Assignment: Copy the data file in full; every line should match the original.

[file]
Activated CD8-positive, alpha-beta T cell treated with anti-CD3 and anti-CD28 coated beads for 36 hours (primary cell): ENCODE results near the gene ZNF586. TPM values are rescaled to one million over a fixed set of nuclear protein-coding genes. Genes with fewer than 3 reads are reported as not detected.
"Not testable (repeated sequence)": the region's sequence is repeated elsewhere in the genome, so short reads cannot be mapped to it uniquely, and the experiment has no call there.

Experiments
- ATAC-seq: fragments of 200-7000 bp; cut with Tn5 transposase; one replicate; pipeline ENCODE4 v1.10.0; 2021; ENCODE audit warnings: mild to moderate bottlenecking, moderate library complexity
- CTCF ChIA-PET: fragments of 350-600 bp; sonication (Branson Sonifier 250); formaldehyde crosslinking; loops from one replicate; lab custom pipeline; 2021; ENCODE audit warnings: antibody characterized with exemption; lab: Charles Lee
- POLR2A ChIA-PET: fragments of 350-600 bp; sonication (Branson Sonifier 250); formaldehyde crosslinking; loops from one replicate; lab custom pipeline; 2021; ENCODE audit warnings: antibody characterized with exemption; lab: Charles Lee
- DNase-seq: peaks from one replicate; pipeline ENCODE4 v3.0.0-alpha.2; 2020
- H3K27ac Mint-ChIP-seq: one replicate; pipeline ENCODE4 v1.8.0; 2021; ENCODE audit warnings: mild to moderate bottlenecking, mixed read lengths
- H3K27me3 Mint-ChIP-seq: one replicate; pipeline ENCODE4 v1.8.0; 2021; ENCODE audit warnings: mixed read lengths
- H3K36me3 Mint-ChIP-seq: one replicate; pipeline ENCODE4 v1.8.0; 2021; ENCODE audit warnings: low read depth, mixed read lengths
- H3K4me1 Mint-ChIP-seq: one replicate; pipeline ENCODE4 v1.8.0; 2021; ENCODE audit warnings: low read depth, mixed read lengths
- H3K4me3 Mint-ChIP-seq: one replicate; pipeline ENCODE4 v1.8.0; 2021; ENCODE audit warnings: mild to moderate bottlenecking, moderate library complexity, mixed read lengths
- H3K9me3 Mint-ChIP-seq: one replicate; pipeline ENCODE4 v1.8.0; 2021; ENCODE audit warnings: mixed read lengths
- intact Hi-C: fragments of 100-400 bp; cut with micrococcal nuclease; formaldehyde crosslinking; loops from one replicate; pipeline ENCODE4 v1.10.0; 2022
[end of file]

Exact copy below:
Activated CD8-positive, alpha-beta T cell treated with anti-CD3 and anti-CD28 coated beads for 36 hours (primary cell): ENCODE results near the gene ZNF586. TPM values are rescaled to one million over a fixed set of nuclear protein-coding genes. Genes with fewer than 3 reads are reported as not detected.
"Not testable (repeated sequence)": the region's sequence is repeated elsewhere in the genome, so short reads cannot be mapped to it uniquely, and the experiment has no call there.

Experiments
- ATAC-seq: fragments of 200-7000 bp; cut with Tn5 transposase; one replicate; pipeline ENCODE4 v1.10.0; 2021; ENCODE audit warnings: mild to moderate bottlenecking, moderate library complexity
- CTCF ChIA-PET: fragments of 350-600 bp; sonication (Branson Sonifier 250); formaldehyde crosslinking; loops from one replicate; lab custom pipeline; 2021; ENCODE audit warnings: antibody characterized with exemption; lab: Charles Lee
- POLR2A ChIA-PET: fragments of 350-600 bp; sonication (Branson Sonifier 250); formaldehyde crosslinking; loops from one replicate; lab custom pipeline; 2021; ENCODE audit warnings: antibody characterized with exemption; lab: Charles Lee
- DNase-seq: peaks from one replicate; pipeline ENCODE4 v3.0.0-alpha.2; 2020
- H3K27ac Mint-ChIP-seq: one replicate; pipeline ENCODE4 v1.8.0; 2021; ENCODE audit warnings: mild to moderate bottlenecking, mixed read lengths
- H3K27me3 Mint-ChIP-seq: one replicate; pipeline ENCODE4 v1.8.0; 2021; ENCODE audit warnings: mixed read lengths
- H3K36me3 Mint-ChIP-seq: one replicate; pipeline ENCODE4 v1.8.0; 2021; ENCODE audit warnings: low read depth, mixed read lengths
- H3K4me1 Mint-ChIP-seq: one replicate; pipeline ENCODE4 v1.8.0; 2021; ENCODE audit warnings: low read depth, mixed read lengths
- H3K4me3 Mint-ChIP-seq: one replicate; pipeline ENCODE4 v1.8.0; 2021; ENCODE audit warnings: mild to moderate bottlenecking, moderate library complexity, mixed read lengths
- H3K9me3 Mint-ChIP-seq: one replicate; pipeline ENCODE4 v1.8.0; 2021; ENCODE audit warnings: mixed read lengths
- intact Hi-C: fragments of 100-400 bp; cut with micrococcal nuclease; formaldehyde crosslinking; loops from one replicate; pipeline ENCODE4 v1.10.0; 2022